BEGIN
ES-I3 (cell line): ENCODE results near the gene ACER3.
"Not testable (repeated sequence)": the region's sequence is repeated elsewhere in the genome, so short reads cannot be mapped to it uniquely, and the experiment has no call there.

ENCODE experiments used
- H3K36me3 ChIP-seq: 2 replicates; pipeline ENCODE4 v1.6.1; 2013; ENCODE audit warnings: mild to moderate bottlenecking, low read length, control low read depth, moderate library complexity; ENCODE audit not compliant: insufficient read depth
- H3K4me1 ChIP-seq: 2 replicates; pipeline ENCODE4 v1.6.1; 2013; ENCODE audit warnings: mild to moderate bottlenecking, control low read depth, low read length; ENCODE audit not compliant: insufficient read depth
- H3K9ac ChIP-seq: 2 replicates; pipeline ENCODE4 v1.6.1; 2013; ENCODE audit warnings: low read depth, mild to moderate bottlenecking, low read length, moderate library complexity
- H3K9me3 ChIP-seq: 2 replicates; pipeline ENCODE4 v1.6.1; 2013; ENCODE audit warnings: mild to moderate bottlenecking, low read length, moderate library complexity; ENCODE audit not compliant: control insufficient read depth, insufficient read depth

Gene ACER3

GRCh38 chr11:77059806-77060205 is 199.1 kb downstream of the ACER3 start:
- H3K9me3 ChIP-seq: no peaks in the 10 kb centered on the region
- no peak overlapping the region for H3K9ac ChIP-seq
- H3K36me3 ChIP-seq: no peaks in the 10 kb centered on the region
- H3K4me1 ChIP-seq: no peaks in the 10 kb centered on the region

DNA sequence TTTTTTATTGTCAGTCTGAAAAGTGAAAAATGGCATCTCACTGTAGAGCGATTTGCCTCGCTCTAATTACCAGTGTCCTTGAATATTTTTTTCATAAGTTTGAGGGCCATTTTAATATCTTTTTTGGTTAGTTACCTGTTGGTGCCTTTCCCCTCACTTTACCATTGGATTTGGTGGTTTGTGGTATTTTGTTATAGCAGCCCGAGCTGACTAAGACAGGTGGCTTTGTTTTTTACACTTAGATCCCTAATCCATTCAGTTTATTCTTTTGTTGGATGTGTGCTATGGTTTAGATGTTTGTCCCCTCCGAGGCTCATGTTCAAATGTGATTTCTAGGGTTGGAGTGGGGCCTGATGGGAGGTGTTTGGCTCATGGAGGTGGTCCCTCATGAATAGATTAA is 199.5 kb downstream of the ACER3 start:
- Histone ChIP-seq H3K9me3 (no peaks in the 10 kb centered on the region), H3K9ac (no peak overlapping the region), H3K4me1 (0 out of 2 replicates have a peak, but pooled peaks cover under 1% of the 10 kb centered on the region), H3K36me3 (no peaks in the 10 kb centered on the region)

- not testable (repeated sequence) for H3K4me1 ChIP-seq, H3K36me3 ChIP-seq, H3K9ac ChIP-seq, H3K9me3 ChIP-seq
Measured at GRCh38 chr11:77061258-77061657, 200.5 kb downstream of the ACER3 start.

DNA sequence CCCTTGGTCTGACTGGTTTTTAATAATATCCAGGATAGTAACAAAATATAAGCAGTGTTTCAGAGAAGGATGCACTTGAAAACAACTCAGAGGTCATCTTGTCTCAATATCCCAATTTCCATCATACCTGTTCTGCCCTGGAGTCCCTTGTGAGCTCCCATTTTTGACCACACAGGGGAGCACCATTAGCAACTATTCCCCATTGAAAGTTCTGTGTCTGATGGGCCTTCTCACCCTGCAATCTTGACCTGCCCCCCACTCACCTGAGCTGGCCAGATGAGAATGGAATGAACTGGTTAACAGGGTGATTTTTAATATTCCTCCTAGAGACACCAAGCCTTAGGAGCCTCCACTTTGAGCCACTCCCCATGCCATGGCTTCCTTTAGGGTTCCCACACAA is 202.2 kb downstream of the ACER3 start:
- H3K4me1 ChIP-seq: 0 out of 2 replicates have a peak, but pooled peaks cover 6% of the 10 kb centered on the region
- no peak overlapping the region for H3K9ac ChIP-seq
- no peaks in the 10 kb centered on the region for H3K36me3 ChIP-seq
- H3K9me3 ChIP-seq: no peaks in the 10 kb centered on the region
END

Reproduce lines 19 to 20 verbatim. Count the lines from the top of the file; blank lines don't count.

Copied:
- H3K4me1 ChIP-seq: 0 out of 2 replicates have a peak, but pooled peaks cover 6% of the 10 kb centered on the region
- no peak overlapping the region for H3K9ac ChIP-seq